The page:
Worldwide icon-chevron-right North America icon-chevron-right United States icon-chevron-right Illinois icon-chevron-right Chicago icon-chevron-right Parent and kid-friendly alternatives for products tweens love

Parent and kid-friendly alternatives for products tweens love

We ask experts for alternative options that are still hip.
By Liz Plosser |

“It’s a hard age,” says Ellen Wartella, Ph.D., a professor of communication and psychology at Northwestern University. “Tweens are always looking up, always wanting to be like older kids.” She talked to us about hot tween trends that may not sit so well with parents, and helped us find some stand-ins that should make everyone happy.

They want…an iPad
You can’t really blame a tween for wanting to read a magazine, play Angry Birds and FaceTime with friends and relatives just like his ’rents do. “My 11-year-old and her BFF are constantly connected via FaceTime,” says Lakeview mom Jill Schachner Chanen. “They wake up, FaceTime each other, eat breakfast together, hang out virtually after school, tell each other what to wear via FaceTime. Who knew FaceTime could be so annoying?” Another downer: at $500, this is a very expensive gadget.

Let them try…a Kindle Fire
“Technology is a part of all of our lives, kids and adults alike,” Wartella says. “It’s a complicated thing parents have to navigate.” She sees no harm in letting kids use tablets, but encourages parents to lay down ground rules and think about what they can afford. To that end,’s new Kindle Fire is a good option for many families. It retails for $199 but delivers most of the bells and whistles—except FaceTime!—that Junior covets with the iPad.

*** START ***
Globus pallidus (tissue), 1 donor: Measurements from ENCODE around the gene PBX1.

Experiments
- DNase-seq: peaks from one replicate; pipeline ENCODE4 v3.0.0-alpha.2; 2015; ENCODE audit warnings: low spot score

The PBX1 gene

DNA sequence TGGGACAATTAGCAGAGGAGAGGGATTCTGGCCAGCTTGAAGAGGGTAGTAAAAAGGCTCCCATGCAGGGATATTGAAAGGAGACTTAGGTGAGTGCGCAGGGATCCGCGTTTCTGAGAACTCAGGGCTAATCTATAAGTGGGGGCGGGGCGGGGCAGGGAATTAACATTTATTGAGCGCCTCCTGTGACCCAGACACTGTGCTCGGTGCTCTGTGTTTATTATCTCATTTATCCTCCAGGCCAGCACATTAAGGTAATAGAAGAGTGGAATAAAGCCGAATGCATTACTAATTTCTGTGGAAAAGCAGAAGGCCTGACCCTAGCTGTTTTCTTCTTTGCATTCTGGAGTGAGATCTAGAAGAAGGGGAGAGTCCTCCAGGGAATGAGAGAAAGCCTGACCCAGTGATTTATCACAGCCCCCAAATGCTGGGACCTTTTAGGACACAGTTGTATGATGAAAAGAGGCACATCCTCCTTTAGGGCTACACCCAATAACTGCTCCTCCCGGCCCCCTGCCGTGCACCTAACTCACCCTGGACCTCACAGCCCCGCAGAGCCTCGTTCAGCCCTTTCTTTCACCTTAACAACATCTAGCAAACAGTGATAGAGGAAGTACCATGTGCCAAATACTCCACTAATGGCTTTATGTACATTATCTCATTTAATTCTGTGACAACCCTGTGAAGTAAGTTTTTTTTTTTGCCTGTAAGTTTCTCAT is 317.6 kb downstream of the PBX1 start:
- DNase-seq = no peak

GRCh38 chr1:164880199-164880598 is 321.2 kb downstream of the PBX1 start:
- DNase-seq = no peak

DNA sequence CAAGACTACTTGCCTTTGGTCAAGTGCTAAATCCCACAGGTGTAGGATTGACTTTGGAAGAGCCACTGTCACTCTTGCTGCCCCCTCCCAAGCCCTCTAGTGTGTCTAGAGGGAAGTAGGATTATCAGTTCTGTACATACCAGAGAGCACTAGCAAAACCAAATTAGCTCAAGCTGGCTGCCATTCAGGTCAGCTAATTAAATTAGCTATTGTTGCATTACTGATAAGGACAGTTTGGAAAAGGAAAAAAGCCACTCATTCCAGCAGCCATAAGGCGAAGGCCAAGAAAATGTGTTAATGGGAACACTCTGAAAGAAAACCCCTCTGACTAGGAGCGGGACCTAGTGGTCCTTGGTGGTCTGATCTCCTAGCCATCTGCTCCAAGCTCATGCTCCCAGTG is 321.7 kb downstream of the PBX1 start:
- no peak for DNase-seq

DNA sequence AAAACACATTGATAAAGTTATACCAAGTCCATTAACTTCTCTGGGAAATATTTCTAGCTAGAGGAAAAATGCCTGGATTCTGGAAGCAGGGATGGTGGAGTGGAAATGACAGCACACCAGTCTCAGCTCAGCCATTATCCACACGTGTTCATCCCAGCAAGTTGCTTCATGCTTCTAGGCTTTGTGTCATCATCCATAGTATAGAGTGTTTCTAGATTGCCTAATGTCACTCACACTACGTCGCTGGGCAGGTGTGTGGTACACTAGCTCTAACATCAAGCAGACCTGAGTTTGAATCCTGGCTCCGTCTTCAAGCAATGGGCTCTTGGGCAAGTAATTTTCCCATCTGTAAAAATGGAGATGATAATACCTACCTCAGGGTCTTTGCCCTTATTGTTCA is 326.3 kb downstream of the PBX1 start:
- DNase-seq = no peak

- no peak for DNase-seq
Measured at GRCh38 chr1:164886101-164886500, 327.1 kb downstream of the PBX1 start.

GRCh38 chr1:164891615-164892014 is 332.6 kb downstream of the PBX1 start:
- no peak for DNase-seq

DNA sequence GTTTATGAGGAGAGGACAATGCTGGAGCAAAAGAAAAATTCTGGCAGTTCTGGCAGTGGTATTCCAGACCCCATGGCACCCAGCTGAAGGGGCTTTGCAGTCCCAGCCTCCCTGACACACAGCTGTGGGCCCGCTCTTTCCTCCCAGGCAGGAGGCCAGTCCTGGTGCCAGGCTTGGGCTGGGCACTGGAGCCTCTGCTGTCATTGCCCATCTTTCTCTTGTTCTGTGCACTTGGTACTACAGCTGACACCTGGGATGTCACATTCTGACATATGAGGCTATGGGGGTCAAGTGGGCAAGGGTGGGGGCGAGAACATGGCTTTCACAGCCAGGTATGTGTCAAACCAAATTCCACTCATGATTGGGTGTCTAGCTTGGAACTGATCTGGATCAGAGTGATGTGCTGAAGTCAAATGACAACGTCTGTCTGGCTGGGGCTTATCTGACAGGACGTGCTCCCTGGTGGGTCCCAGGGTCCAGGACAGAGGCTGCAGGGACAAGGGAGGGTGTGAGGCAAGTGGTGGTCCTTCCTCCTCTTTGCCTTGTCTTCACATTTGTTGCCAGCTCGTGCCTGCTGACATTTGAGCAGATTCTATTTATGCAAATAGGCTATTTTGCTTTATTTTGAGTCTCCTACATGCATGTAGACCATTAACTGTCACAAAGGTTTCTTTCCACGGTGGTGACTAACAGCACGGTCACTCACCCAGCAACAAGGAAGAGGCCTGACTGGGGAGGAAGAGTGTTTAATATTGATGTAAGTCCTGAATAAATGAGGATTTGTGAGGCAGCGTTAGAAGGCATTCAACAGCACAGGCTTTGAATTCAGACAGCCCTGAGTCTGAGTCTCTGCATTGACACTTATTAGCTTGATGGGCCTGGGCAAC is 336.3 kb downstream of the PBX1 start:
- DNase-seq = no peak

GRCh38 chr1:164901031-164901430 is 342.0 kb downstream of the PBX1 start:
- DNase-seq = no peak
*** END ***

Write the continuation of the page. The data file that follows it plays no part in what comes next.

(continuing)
They want…Facebook
Even though the minimum age for a Facebook account is 13, many tweens lie (often with parental consent) about their birthdays to get one. Wartella warns that, even with their parents’ supervision, kids may share too-personal, identifying details and say things or post pictures they’ll later regret.

Let them try…Everloop
Basically a tween-ified Facebook, works the same way—with “goobing” instead of poking, “loops” instead of groups and more than 1,500 games to choose from in the virtual arcade. It’s all in a safe, parent-monitored platform.

They want…Call of Duty
Video games are more sophisticated, more realistic and more gruesome than ever, Wartella says. Case in point: Call of Duty, in which players act as first-person shooters, advancing further into the game by killing enemies and innocent bystanders alike. (Eeesh.) It’s practically a lifestyle, with its own terminology and chat groups for kids who are hardcore.

Let them try…Laser tag
Wartella says an activity like laser tag is a smart alternative for parents who want to unplug the video-game console but still give their kids the thrill of the chase with some (safe) shooting satisfaction. Games are $8.50 per person for 20 minutes at Laser Quest (4167 N Harlem Ave, Norridge, 708-457-2002). “It’s healthier to be running around, instead of stuck in front of a screen,” she says.